Spiders can tune webs to help catch prey or even attract a mate, according to researchers at Oxford University.
Arachnids can control the web’s tension and stiffness so the silk transmits vibrations in different frequencies, like a plucked guitar string.
“Spiders use vibrations not only from prey which is caught in their web, where obviously it’s important that they know where it is and what it might be,” said researcher Beth Mortimer.
“But vibrations are also important in courtship.
“A lot of males will actually generate a very specific kind of musical pattern which the females can use to determine not only that they’re a male but they’re the right species and whether she might want to mate with them as well.”
Ms Mortimer added that spiders also use the information to assess if the web is wearing out and needs repairing.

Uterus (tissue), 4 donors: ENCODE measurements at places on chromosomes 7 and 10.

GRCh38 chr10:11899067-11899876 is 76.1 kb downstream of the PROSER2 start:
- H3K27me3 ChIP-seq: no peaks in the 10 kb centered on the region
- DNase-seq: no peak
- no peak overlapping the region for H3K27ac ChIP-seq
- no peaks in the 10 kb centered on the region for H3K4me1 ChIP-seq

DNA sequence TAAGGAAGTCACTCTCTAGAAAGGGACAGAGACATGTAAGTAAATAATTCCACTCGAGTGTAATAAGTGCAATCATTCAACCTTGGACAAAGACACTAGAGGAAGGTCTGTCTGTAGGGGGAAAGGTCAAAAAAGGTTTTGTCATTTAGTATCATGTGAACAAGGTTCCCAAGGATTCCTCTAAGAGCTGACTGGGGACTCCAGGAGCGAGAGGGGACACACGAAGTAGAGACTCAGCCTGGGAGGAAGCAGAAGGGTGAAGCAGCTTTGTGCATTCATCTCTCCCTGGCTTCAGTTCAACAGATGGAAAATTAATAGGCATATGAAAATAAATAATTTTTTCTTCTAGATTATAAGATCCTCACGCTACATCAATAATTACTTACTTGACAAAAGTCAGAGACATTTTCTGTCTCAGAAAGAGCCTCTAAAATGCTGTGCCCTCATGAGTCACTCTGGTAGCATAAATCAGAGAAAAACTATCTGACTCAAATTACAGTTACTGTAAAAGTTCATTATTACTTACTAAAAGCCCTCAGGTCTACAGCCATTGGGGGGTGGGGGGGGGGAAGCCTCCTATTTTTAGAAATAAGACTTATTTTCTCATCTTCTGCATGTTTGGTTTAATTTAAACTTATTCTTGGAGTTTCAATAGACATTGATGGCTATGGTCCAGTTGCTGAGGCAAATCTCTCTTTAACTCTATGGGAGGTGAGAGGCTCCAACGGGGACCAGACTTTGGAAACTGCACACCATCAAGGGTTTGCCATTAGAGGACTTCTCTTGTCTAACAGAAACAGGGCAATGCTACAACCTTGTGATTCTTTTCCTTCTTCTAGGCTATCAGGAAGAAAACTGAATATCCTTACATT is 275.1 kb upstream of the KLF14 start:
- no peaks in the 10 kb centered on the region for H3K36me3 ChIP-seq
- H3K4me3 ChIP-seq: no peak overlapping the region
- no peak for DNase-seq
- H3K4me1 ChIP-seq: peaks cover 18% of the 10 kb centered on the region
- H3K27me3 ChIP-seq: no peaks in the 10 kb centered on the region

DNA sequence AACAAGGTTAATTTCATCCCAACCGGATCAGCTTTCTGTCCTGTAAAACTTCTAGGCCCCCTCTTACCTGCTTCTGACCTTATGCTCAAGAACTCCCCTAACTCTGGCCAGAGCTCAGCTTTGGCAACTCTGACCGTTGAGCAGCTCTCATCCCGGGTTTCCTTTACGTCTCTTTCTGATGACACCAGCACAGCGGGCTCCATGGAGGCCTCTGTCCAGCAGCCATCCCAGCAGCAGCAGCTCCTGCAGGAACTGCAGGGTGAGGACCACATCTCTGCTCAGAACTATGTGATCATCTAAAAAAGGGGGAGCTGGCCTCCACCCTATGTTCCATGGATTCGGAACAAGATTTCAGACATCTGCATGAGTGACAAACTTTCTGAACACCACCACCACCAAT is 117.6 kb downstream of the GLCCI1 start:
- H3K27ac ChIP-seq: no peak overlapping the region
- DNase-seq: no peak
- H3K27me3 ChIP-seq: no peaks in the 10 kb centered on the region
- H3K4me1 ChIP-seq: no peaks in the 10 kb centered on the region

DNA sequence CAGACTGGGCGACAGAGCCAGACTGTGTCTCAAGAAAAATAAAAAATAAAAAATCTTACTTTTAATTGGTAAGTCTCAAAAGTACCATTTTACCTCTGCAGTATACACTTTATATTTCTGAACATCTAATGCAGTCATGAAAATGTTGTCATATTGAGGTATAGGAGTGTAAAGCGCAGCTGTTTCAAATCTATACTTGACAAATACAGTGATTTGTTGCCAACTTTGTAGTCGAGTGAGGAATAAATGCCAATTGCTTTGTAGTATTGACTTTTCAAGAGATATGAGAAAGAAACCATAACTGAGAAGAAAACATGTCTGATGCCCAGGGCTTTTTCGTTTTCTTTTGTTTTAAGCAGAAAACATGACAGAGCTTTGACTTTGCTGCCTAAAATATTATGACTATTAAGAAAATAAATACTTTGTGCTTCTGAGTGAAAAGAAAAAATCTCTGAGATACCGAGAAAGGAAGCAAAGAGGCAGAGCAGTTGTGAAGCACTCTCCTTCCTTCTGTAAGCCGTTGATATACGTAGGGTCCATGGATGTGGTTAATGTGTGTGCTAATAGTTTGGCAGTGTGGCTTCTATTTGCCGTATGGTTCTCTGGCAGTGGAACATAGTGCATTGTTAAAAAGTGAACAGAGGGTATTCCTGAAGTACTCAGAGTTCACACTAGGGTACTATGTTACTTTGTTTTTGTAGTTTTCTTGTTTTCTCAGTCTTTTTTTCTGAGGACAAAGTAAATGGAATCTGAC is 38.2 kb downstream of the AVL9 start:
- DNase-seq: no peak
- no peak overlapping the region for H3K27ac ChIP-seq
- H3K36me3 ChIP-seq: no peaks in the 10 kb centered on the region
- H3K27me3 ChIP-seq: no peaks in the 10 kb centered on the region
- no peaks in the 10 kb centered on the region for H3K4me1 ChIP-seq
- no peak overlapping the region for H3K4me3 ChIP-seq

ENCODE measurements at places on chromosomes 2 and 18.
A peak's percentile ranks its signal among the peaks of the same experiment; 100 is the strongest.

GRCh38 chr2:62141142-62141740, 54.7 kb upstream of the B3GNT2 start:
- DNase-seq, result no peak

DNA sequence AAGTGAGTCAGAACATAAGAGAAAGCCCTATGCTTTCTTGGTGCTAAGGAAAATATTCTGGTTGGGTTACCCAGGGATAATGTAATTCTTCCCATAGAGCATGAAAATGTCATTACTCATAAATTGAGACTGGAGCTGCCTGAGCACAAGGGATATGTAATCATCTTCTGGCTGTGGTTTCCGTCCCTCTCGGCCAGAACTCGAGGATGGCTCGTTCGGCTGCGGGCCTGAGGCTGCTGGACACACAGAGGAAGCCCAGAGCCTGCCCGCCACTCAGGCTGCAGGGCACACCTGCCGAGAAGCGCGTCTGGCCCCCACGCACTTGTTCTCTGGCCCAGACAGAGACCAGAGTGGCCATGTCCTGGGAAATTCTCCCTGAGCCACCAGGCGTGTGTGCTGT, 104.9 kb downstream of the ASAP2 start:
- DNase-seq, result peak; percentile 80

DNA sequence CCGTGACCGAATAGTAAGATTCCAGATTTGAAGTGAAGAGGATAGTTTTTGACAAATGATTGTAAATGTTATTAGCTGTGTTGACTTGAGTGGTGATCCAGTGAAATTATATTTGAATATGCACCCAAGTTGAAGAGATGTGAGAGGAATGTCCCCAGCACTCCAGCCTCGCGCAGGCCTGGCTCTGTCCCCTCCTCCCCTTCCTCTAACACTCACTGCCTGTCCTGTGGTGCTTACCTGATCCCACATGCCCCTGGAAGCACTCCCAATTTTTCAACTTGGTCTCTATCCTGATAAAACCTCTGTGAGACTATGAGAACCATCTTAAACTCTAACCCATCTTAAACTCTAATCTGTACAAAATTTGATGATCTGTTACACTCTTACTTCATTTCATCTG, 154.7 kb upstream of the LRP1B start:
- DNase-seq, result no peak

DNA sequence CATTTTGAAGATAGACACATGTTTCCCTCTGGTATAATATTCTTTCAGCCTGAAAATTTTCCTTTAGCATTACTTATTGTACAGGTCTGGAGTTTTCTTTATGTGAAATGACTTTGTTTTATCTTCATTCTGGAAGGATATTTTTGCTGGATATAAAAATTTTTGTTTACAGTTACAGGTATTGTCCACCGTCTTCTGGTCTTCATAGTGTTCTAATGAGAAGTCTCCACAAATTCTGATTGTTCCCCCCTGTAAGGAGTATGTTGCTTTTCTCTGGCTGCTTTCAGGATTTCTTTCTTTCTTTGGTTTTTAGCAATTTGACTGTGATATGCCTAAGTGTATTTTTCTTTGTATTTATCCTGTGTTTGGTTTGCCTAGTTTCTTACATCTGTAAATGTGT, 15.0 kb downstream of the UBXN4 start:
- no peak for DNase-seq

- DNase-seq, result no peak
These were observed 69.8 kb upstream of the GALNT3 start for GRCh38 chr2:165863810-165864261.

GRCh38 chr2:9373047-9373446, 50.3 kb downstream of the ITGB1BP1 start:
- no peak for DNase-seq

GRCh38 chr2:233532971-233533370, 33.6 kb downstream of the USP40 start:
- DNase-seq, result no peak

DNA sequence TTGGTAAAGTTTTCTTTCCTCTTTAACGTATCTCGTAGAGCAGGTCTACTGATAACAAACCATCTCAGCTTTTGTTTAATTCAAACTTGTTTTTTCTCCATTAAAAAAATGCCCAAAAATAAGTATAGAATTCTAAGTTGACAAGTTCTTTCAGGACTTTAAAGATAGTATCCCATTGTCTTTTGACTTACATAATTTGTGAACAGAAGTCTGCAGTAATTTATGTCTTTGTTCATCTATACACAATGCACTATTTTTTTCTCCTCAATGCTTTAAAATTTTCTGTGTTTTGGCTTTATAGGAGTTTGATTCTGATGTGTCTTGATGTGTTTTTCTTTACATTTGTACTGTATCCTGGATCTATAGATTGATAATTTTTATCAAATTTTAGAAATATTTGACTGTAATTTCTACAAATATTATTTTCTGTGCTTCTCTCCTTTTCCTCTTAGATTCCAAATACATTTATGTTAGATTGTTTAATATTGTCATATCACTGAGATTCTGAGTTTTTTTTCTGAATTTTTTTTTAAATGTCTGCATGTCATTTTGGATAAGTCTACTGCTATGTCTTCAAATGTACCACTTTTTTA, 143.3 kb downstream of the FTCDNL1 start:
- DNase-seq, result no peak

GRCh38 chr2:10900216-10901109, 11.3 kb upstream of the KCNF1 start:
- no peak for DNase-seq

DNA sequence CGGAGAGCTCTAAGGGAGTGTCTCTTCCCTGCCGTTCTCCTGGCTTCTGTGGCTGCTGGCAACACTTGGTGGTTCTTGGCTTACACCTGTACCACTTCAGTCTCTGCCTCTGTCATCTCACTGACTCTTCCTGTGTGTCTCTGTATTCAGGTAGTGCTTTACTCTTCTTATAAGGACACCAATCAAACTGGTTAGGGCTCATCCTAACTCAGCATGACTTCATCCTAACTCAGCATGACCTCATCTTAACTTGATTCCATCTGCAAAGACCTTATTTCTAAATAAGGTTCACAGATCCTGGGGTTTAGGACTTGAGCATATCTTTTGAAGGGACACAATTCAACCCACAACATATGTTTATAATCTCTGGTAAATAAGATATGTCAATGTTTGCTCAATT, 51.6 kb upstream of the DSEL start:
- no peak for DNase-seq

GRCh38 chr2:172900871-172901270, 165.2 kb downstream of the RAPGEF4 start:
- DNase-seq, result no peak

Joint research with the Universidad Carlos III de Madrid involved taking a web from the garden cross spider and sending measured pulses into its silk strands.
They used a laser to measure the vibrations moving through the web, and were then able to prove that the waiting spider altered how much the pulses were disturbed – the amplitude – by changing the tension and stiffness of the silk.
“They’re able to very closely change the tension of their webs,” said Ms Mortimer. “This means they have a mechanism for directly controlling both the tension and the stiffness of their silk fibres.
“(These mechanisms) allow them effectively to tune their web’s properties so that they can control how sensory information is getting to them in the middle of the web.”
Researchers are now going to carry out similar tests with more exotic species, including golden orb-weaver spiders.